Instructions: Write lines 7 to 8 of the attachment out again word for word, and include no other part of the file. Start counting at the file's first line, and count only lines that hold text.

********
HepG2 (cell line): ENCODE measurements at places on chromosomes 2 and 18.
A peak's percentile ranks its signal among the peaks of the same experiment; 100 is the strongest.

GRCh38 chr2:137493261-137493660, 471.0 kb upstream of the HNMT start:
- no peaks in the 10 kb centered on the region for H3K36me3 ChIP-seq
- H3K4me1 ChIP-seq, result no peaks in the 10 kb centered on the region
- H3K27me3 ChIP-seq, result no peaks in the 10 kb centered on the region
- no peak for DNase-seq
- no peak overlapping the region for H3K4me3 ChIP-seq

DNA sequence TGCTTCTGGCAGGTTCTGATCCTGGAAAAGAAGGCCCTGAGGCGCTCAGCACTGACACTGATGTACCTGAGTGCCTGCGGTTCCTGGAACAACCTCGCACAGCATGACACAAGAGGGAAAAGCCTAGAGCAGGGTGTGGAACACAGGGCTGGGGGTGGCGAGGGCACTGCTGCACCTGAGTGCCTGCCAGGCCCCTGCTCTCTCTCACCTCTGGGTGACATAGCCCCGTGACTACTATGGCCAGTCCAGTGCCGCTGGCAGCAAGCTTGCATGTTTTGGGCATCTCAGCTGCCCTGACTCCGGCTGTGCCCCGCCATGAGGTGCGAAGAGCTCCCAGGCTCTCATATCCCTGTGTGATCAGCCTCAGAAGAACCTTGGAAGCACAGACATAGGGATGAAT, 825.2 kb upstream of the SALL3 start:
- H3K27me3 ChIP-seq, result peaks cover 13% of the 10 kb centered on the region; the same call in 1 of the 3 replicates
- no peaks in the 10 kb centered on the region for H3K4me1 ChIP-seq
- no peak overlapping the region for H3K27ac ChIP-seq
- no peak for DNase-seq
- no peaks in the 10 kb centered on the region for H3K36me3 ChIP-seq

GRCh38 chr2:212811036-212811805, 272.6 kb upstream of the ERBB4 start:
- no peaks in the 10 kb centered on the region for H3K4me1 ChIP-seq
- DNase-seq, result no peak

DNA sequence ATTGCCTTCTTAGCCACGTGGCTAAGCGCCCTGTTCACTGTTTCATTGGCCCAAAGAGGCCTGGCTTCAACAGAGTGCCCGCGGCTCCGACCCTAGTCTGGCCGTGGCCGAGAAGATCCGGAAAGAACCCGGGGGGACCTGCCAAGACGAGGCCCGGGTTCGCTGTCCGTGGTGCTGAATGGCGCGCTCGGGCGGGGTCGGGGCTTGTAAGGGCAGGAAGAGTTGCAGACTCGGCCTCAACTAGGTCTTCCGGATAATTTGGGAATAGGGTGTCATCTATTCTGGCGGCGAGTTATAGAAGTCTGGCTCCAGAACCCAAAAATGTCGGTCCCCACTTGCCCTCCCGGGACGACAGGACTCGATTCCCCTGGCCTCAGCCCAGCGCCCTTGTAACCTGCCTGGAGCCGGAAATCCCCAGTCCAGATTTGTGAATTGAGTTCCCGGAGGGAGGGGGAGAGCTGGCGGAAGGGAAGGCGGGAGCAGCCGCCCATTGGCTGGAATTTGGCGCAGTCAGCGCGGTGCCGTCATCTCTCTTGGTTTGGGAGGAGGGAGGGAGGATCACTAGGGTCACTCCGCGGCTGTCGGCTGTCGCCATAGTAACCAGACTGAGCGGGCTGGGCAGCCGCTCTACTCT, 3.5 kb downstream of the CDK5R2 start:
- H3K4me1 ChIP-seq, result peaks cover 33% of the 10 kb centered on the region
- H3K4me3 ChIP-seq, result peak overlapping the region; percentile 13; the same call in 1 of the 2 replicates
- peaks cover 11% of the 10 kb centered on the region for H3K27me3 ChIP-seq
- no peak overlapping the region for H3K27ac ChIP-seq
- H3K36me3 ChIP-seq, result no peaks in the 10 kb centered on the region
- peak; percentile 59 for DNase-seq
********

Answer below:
- no peak for DNase-seq
- no peak overlapping the region for H3K4me3 ChIP-seq